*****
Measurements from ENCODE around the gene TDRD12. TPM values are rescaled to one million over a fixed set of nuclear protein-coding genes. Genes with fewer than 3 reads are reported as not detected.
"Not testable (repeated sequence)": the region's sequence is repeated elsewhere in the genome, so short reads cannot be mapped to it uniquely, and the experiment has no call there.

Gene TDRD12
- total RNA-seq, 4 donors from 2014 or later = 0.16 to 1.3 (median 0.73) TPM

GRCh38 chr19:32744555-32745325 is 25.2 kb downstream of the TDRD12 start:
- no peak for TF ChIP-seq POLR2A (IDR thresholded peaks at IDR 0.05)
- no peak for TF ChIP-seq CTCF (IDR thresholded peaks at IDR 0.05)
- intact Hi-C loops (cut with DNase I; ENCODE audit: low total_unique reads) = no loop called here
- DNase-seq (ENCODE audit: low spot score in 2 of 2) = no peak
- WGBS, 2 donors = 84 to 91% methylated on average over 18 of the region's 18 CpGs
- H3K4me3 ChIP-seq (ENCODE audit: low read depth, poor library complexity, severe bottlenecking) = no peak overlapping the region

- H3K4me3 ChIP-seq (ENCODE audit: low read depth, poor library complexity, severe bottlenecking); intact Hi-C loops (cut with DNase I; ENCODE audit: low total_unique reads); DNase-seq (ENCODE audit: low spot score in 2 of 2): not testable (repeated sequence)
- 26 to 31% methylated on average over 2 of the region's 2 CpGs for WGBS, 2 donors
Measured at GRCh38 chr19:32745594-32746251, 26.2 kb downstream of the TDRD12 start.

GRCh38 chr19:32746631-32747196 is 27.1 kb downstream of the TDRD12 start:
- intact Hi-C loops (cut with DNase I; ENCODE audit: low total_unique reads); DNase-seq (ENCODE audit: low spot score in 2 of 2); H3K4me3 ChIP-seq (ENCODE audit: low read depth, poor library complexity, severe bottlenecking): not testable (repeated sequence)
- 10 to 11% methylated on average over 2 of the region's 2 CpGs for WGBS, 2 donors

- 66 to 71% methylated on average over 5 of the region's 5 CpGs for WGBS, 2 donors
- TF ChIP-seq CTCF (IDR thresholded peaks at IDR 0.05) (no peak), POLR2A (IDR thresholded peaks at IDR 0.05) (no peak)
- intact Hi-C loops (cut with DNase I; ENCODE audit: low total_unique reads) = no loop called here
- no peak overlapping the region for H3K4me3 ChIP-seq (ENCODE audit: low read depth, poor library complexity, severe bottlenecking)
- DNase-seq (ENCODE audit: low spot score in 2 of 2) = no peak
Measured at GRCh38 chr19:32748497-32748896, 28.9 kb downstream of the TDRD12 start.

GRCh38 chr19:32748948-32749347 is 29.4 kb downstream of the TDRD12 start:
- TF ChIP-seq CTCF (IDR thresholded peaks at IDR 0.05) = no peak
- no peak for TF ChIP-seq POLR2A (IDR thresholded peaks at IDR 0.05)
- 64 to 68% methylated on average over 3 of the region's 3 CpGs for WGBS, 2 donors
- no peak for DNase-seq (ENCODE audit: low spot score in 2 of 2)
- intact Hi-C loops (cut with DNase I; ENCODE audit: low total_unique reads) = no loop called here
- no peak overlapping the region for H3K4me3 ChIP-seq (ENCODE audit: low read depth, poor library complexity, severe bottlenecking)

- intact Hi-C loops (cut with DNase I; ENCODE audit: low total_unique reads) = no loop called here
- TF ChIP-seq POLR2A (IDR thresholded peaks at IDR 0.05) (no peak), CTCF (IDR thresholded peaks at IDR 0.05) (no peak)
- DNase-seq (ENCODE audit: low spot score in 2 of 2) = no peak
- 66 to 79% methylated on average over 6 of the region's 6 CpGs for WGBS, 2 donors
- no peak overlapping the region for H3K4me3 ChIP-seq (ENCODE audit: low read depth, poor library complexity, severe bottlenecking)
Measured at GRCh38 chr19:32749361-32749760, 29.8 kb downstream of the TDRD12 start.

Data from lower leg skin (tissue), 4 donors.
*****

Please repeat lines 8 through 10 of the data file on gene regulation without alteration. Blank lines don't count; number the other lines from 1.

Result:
- intact Hi-C loops (cut with DNase I; ENCODE audit: low total_unique reads) = no loop called here
- DNase-seq (ENCODE audit: low spot score in 2 of 2) = no peak
- WGBS, 2 donors = 84 to 91% methylated on average over 18 of the region's 18 CpGs